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Dr. Strangelove or: How I Learned to Stop Worrying and Love the Bomb


Reviewed by: Zorikh Lequidre
Genre: Comedy
Video: Original aspect ratio: Approximately 1:33:1, but varies slightly during film
Audio: Digitally mastered Dolby Mono
Language: English, French, Spanish Portuguese
Subtitle: English, French, Spanish, Portuguese, Chinese Korean, Thai
Length: 1 hr, 33 min
Rating: not rated
Release Date: 6-12-01
Studio: Columbia Pictures
Commentary: none
Documentaries: The Art of Stanley Kibrick from Short Films to Strangelove
Featurettes: Inside the Making of DR. STRANGELOVE
Filmography/Biography: Stanley Kubrick filmography at the end of the featurette; Selected actor mini-bios and filmos in "Talent Files"
Interviews: Stanley Kubrick filmography at the end of the featurette; Selected actor mini-bios and filmos in "Talent Files"
Trailers/TV Spots: Yes
Alternate/Deleted Scenes: In the documentary and featurette there are stills and short pieces of footage of alternate and deleted scenes.
Music Video: none
Other: Original advertising gallery; Animated Menus; Production Notes; Scene selections
Cast and Crew: Peter Sellers, George C. Scott, Sterling Hayden, Keenan Wynn, Slim Pickens, Peter Bull, James Earl Jones, Tracy Reed
Screenplay by: Peter George (novel Red Alert, aka Two Hours to Doom); Stanley Kubrick, Terry Southern, Peter George
Produced by: Stanley Kubrick; Victor Lyndon (associate), Leon Minoff (executive)
Directed By: Stanley Kubrick
Music: Laurie Johnson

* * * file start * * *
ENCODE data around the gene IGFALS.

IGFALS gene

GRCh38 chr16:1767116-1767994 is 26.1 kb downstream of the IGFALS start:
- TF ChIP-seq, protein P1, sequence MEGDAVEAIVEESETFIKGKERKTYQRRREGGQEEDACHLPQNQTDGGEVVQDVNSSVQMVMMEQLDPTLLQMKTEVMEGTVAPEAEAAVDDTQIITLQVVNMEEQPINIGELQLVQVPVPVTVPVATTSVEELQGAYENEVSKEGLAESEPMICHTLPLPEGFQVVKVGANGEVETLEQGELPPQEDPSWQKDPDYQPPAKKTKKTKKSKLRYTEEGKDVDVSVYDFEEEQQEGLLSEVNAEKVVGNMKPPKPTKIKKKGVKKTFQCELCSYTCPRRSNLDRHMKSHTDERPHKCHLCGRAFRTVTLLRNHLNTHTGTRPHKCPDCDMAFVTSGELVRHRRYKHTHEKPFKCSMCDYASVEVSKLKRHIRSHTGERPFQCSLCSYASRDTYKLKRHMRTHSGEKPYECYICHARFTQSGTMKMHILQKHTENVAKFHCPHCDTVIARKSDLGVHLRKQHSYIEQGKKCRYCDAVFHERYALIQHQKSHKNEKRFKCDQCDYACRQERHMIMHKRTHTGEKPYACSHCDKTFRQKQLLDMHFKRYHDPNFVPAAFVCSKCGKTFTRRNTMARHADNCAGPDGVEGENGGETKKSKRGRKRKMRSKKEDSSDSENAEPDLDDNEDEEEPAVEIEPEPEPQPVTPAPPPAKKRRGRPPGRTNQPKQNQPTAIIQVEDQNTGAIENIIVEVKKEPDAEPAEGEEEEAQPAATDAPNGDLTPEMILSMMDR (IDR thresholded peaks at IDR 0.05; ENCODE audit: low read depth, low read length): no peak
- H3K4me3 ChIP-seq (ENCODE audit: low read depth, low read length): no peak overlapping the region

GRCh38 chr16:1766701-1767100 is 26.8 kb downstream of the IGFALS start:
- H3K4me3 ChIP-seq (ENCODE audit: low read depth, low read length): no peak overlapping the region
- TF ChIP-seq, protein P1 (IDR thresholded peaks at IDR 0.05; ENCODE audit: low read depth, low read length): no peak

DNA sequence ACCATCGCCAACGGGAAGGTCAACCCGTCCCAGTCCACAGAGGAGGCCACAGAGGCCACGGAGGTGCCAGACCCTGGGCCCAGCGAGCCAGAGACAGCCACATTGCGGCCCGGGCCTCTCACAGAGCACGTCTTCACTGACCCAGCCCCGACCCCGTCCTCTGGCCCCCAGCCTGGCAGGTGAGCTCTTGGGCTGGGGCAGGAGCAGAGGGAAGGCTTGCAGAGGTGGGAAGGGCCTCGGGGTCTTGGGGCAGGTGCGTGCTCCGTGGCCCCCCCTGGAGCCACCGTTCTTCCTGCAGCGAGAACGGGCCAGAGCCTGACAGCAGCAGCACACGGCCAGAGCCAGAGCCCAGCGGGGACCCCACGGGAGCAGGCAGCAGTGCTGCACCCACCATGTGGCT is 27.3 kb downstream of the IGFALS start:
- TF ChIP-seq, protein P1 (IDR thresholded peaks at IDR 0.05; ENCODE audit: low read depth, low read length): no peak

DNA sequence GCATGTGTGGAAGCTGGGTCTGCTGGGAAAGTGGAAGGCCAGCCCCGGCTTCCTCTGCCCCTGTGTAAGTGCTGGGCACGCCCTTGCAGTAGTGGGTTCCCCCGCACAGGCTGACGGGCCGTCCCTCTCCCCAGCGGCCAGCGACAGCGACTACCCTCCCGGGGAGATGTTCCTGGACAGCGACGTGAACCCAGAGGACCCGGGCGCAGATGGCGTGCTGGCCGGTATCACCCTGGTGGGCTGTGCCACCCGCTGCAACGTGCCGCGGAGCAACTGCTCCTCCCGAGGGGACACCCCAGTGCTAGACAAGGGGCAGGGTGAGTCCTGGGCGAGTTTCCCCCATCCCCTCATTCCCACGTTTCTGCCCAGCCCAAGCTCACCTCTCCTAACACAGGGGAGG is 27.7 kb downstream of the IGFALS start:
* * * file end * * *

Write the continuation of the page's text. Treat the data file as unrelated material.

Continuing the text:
The Review: This movie is a hilarious dark satire if the Cold War phenomenon. An Air Force base commander gets it in his head that there is an international Communist conspiracy so terrible that it needs to be wiped out in a surprise nuclear attack, so he orders his bombers to strike. In the War Room of the Pentagon, the President tries to stop the attack despite the urgings of a hawkish Air Force General. With the help of the Russian ambassador, he contacts the Soviet Premier and learns that there is a Doomsday Bomb that will destroy all life on earth if a single nuclear explosion occurs. Meanwhile, a B-52 is heading for its target in Russia. Many nuclear war movies are serious, preachy, and/or depressing. Some are difficult to watch more than once, or at all because of this. This movie, by contrast, is so funny and so packed with little significant details that it encourages repeated viewing. I don't want to give too much detail because the surprise of the discovery of these details is part of the joy of watching this film. This movie was begun with the intention of creating a drama based on a novel by Peter George, Red Alert. As Stanley Kubrick worked with Terry Southern on the script late night after night, they eventually started making jokes about it, and found that their film could work as a comedy. The result really brings out the absurdity of the Cold War, arms races, brinkmanship, espionage, suspicion, and Mutual Assured Destruction. Despite the best efforts of those who may try to prevent it, there always exists the possibility that something could happen that will lead to doomsday. This movie makes us laugh, enabling us to watch the film and actually want to see what happens next even though it may end up with a horrible, hopeless situation. Yet even at the moments when the worst possible things that could happen occur, we have the biggest laughs of all, as contrasting, yet oddly appropriate things are put together in the same scene. When I first saw this movie, the strongest feeling I had (aside from laughing at the humor) was the torn emotions of rooting for the plucky, courageous, and determined American bomber crew to succeed against rapidly increasing odds while knowing that their success would lead to the end of the world. The music during the bomber scenes (a slowly building variation on "When Johnny Comes Marching Home") adds to this feeling. Mr. Kubrick found great performances from all his actors. Peter Sellers does one of his best turns in the roles of the President, a Royal Air Force officer, and the titular Dr. Strangelove, a German scientist in a wheelchair with an uncontrollable right hand. George C. Scott was caught as a manic, over-the-top performance as the General who really thinks this attack is a great chance to wipe out the "Russkies." Sterling Hayden was brought out of retirement to give the steady intensity of the deluded but determined Base Commander. Slim Pickens charms and amuses as the Texan B-52 pilot. The set design is inspired. The interior of the B-52, designed using publicly available material, is so realistic there were thoughts that a spy was at work. The Air Force base is filled with ironic detais, such as the gun collection on General Jack T. Ripper's wall and the sign "Peace is Our Profession." The War Room with its round table and "big board" is possibly one of the most famous images in motion pictures of the period.